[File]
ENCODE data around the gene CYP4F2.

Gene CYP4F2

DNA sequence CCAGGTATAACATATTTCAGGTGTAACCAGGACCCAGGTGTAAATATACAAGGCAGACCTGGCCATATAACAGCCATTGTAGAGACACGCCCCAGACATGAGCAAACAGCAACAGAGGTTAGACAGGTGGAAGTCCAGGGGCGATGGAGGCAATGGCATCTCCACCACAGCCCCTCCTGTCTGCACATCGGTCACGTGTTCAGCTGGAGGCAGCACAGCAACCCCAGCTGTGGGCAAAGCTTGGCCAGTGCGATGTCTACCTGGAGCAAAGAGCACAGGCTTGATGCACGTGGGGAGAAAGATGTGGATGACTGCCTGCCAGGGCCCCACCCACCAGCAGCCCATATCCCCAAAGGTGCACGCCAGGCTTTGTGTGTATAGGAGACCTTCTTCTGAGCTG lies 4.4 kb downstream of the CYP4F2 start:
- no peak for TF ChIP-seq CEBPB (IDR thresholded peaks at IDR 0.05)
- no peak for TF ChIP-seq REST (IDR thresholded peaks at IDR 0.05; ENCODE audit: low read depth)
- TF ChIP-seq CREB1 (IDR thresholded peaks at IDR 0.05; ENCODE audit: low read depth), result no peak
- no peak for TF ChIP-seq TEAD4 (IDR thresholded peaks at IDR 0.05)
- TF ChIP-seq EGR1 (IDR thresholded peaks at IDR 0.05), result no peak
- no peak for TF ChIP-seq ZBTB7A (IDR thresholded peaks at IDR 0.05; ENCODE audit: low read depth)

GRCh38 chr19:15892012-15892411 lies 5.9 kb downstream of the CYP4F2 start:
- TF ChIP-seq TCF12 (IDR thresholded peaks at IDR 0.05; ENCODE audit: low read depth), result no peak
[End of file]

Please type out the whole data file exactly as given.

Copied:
ENCODE data around the gene CYP4F2.

Gene CYP4F2

DNA sequence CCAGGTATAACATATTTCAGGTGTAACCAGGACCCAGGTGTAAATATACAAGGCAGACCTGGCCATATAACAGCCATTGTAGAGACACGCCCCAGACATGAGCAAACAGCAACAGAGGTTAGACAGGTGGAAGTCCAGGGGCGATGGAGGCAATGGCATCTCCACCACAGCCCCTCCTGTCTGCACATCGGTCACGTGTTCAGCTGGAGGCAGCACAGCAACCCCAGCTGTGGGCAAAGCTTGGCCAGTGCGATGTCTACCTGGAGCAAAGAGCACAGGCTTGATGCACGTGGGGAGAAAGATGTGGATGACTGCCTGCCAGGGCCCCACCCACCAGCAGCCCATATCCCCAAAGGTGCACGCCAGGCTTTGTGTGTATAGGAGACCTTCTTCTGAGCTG lies 4.4 kb downstream of the CYP4F2 start:
- no peak for TF ChIP-seq CEBPB (IDR thresholded peaks at IDR 0.05)
- no peak for TF ChIP-seq REST (IDR thresholded peaks at IDR 0.05; ENCODE audit: low read depth)
- TF ChIP-seq CREB1 (IDR thresholded peaks at IDR 0.05; ENCODE audit: low read depth), result no peak
- no peak for TF ChIP-seq TEAD4 (IDR thresholded peaks at IDR 0.05)
- TF ChIP-seq EGR1 (IDR thresholded peaks at IDR 0.05), result no peak
- no peak for TF ChIP-seq ZBTB7A (IDR thresholded peaks at IDR 0.05; ENCODE audit: low read depth)

GRCh38 chr19:15892012-15892411 lies 5.9 kb downstream of the CYP4F2 start:
- TF ChIP-seq TCF12 (IDR thresholded peaks at IDR 0.05; ENCODE audit: low read depth), result no peak